A lot can be said about what happened behind the scenes of “Don’t Worry Darling” and during the press tour of that same movie, but we’re not here to talk about that. Although that gossip and the conversations about ‘did he do it or not?’ might be much more interesting than the film itself. While “Don’t Worry Darling” can count on a stunning Florence Pugh and an incredibly stylish look, they can’t save this Olivia Wilde (“Booksmart”) movie due to the not-so-great third act and the completely underuse of the talent.
“Don’t Worry Darling” takes you to the perfectly designed town called Victory. Every day feels the same. Men leave for work and are off to what’s called the Victory Project while the wives kiss them goodbye before embarking on a day full of cleaning, cooking, gossiping and a lot of day drinking.
One of those housewives is Alice Chamber (Florence Pugh), who slowly but steadily begins to suspect that her lavishing lifestyle with her husband Jack (Harry Styles) isn’t all it seems. The village is filled with beautiful houses, loving couples and lavish parties. However, Alice can’t shake the feeling that something is off, especially when the (cult) leader Frank (Chris Pine), is gaining more power.
Whenever she tries to talk to someone about it, they brush it off, blame it on the stress or tell her straight that she’s going crazy. The more Alice is convinced that Victory isn’t what people say they are, the more she spirals out of control according to the rest of the chic (predominantly patriarchal) society. How long will this go on for Alice before someone believes her or before she becomes completely insane?
From the start, it’s clear that Wilde wants to take on the tyranny of the patriarchy in this movie. Men are going to their top-secret jobs without their wives knowing what they do (as long as they bring in the money), while women are being reduced to housewives who do nothing besides cleaning, chatting, cooking and pleasing their husbands.
We’ve seen these topics and situations in so many movies, but if “Don’t Worry Darling” had been great, the recycled topics wouldn’t have bothered us. However, there are just too many flaws and inconsistencies to forgive Wilde in this predictable film.
The biggest issue is undoubtedly that unhinged and unbalanced script. While “Don’t Worry Darling” starts well. There’s that sinister vibe, the ‘is it as good as it seems?’ question, and Alice trying to navigate a society that’s not what it seems. But the more Alice’s life is sparling out of control, the less power the director has over this film. This results in “Don’t Worry Darling” repeating itself, a relatively flat and monotonous plot without any real depth and a third act in which Wilde loses sight of her storytelling completely.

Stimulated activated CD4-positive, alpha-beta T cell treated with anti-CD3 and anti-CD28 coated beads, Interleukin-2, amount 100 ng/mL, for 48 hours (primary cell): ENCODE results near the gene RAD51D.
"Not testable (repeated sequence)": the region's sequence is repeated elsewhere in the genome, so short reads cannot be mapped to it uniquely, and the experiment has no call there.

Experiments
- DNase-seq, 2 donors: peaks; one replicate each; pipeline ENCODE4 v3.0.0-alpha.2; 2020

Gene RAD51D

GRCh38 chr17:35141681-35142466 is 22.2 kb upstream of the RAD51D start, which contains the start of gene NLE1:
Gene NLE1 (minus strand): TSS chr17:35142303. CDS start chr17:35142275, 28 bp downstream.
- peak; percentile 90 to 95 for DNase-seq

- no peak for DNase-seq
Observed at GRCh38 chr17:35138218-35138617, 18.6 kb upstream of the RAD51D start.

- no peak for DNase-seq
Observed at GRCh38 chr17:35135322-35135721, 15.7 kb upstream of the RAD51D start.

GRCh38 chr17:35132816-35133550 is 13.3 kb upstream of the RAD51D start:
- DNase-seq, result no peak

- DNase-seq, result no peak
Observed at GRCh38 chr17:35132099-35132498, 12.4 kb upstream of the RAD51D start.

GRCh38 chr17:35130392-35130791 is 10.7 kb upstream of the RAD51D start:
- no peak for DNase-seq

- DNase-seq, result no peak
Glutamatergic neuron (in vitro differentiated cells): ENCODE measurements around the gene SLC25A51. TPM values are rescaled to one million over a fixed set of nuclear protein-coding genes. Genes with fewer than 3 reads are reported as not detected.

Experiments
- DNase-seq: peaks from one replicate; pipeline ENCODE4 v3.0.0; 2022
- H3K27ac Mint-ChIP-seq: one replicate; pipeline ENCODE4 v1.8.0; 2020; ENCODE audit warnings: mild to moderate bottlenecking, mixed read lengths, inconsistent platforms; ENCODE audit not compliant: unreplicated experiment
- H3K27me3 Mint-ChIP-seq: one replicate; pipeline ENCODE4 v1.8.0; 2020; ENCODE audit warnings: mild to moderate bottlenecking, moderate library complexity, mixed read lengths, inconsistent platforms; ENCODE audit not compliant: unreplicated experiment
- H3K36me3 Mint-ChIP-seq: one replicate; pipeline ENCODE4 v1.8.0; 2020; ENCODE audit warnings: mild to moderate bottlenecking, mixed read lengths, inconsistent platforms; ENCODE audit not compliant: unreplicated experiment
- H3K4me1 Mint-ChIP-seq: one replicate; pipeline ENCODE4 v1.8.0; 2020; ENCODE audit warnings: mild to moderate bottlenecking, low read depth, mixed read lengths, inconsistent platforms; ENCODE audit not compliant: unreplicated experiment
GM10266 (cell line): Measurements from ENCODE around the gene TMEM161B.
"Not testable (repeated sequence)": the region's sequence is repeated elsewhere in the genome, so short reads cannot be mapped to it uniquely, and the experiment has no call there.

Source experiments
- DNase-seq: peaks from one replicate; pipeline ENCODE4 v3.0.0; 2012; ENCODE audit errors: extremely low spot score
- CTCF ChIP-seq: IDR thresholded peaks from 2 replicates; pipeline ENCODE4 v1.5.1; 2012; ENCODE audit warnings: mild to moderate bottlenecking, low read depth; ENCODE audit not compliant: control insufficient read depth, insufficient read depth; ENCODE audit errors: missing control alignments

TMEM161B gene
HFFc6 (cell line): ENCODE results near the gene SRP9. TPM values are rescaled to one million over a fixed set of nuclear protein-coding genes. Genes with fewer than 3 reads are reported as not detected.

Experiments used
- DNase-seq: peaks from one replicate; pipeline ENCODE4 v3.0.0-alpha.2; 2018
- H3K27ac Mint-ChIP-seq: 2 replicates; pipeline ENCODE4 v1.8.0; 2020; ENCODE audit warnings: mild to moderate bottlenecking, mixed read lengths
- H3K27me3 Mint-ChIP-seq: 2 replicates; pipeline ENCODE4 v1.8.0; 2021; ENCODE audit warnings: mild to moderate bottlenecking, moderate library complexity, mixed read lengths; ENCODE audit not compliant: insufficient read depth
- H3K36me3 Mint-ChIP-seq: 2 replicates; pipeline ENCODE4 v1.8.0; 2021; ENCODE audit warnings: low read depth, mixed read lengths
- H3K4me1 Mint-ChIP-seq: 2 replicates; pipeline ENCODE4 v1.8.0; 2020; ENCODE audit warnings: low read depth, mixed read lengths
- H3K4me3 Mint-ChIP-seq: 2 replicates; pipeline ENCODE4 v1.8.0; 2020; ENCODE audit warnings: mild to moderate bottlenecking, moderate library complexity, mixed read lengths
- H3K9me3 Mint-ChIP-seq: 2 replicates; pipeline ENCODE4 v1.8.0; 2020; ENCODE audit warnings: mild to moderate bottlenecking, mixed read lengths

Another aspect why “Don’t Worry Darling” can never fully grasp your attention is the miscasting. Styles (“Dunkirk”) isn’t just strong enough as an actor to take on the male lead. While Jack feels like a working man with a lot of secretive layers, you won’t be able to discover them due to the inexperienced Styles.
Yes, he has gorgeous suits and sleek features, but not the necessary amount of emotional depth and intensity. Someone who oozes charisma and sleaziness is Pine (“Wonder Woman”, “Hell or High Water”) as the mastermind behind the Victory Project. While you might not see much of Frank at first, once he comes eye-to-eye with Alice, the chemistry between Pine and Pugh take the movie to new heights.
Wilde (“Richard Jewell”, “Life Itself”) herself plays Bunny, Alice’s next-door neighbour, who undoubtedly brings some enjoyable moments, humour and sassiness to the otherwise mysterious and monotone world.
Most of this movie is told through Alice’s perspective, and thank goodness for Pugh (“Midsommar”, “Black Widow”)! As always, she delivers an out-of-this-world performance and single-handily carries the movie to the end. She makes you worry about Alice, makes you feel what she goes through, and no matter how little you support about the rest of the characters and plot, you still want to sit through the whole movie to find out what happens to Alice. Her powerhouse acting makes from this unwatchable story a watchable film.
What’s also on point are the impeccable visuals. Thanks to the polished cinematography from Matthew Libatique (“Black Swan”, “A Star Is Born”), Katie Byron (“C’mon C’mon”, “Zola”) her stunning production design and incredible costumes by Arianne Phillips (“Once Upon a Time… in Hollywood”, “A Single Man”), “Don’t Worry Darling” becomes a dazzling movie.
Unfortunately, while those visuals are incredibly stylish for most of the film, they lose their appeal once Wild relies too heavily on them. The black-and-white images of the Busby Berkeley-style dancers, the close-ups of the emotional faces or just the psychedelic videos aren’t as effective as they could have been if they were used correctly and in proportion.
While “Don’t Worry Darling” ticks off many boxes, such as the stunning imagery, gorgeous costume design and strong lead performance, it doesn’t become an engaging film. It wants to take on the patriarchy, but to do that, it lacks true soul, strong performers and a female director who knows what she wants.
“Don’t Worry Darling” is out now in U.K. cinemas
23rd September 2022
THE QUICK SELL
A 1950s housewife living with her husband in a utopian experimental community begins to worry that his glamorous company could be hiding disturbing secrets.